This course affords students an opportunity to appreciate the literary genres of poetry and drama in order to have a solid understanding of what constitutes form, an appreciation of visual metaphor—whether literal or suggested—and discrimination, in the finest sense of the word. Students should expect lecture and class discussion to further these appreciations, so that these qualities reveal the artistic endeavors of poetical expression or dramatic effect as representative of all great civilizations.
Rhythm and metrical flow lie at the heart of all life, from our brain waves, pulse, seasonal moods, changes, or aging, following a pattern emulated and sustained by poetry or its physical manifestation in drama. Toward these ends, this class attempts to help students realize the qualities and necessities of the poetic and dramatic genres; that is, poetry and drama give us the basic qualities of human expression, in joy, sadness, frustration, or conflict.
The most immediate and confrontational art form remains the drama, which has been censored, restrained, or banned more than any other artistic form of expression; in like manner, poetry represents our interior thoughts, the single voice reflecting upon, reasoning with, or arguing against any number of thoughts, emotions, or actions, so that the genre has been prized above all other forms of human thought. It’s incorporation into the drama heightens the impact of that expression.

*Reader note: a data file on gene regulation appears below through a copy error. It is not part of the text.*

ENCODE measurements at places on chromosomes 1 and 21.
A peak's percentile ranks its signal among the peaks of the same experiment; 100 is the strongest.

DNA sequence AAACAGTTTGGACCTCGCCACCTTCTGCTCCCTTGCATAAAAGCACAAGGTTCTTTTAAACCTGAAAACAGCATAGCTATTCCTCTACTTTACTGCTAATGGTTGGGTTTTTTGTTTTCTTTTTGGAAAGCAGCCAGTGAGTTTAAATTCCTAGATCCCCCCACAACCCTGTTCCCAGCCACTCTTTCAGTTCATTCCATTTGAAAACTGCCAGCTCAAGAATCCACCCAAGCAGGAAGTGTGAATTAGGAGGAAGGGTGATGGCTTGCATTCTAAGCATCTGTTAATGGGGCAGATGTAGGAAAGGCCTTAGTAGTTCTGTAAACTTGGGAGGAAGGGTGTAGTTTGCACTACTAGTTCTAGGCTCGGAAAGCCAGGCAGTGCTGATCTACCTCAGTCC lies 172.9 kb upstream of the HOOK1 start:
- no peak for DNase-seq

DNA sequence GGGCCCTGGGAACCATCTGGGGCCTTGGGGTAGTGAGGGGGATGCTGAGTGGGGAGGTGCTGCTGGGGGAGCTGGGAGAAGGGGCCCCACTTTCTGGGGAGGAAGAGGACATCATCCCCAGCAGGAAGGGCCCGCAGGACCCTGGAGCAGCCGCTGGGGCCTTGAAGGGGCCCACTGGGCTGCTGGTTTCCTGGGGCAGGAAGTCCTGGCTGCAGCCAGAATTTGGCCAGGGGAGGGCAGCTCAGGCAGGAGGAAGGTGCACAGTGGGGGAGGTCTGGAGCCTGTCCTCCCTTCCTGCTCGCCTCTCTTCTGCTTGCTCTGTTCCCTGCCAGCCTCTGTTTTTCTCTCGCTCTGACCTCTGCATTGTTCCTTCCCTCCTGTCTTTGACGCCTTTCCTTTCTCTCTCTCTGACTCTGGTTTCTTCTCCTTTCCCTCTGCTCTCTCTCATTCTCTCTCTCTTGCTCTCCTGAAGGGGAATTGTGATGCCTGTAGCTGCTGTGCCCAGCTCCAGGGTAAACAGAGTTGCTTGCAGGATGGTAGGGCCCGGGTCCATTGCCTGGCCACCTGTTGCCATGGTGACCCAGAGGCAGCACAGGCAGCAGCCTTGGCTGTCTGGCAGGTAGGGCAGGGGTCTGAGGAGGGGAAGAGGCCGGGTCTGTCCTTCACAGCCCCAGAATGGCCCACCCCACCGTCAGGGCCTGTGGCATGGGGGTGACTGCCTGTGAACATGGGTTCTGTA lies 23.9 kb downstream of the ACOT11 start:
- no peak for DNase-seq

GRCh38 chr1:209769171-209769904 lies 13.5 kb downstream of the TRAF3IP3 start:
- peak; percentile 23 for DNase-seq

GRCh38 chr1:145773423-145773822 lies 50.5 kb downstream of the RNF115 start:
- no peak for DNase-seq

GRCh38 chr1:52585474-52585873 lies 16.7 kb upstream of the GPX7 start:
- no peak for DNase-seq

Our class will examine these two genres in the light of history, society, cultural changes, and other causes for stating our emotions: the poems will demonstrate the test of time, and the drama will challenge us to understand the necessity and impact at the time of staging. We’ll view both poetry and drama as personal and public expressions.
The texts for this course may vary; in the past it has used Poems, Poets, Poetry (Bedford/St. Martin’s, 2nd edition), edited by Helen Vendler, and the Bedford Introduction to Drama (5th edition), edited by Lee Jacobus; however, texts vary by semester; please check the current syllabus for the appropriate textbooks. Other classes have used individual drama texts and Poetry: An Introduction, edited by Robert DiYanni (McGraw-Hill).
Please remember that this course allows up to six absences (on a Monday, Wednesday, Friday schedule, four absences on a Tuesday/Thursday calendar: two weeks of any semester); should you miss more classes, your grade will suffer. The course requirements consist of a midterm and final examination, one paper, 5 to 8 pp., or two papers, 3 to 5 pp.—if you need help with your writing of a critical essay, I recommend the two papers, the first of which will be due on the day of the midterm, the other the last day of class. As well, if the class decides that too view grades are available, we can have another short test between midterm and final. Memorizing no fewer than ten lines of poetry or dramatic monologue will gain you extra credit, should you wish it—there’s no need to perform; merely recite the lines in class.
Please check my current semester office hours; as well, I ask that you not ask me to return phone calls or to respond to voice emails—either come by during office hours, or call/email to make an appointment: firstname.lastname@example.org, 972-2625; -3043. As well, this site has a page with writing samples, complete with editing comments: Click here to find sample papers and other useful information; suggestions for writing will appear soon for the fall 2006 course--the link at the top of this page will take one there, when activated.
This page maintained by Wayne Narey; suggestions and comments appreciated--please contact email@example.com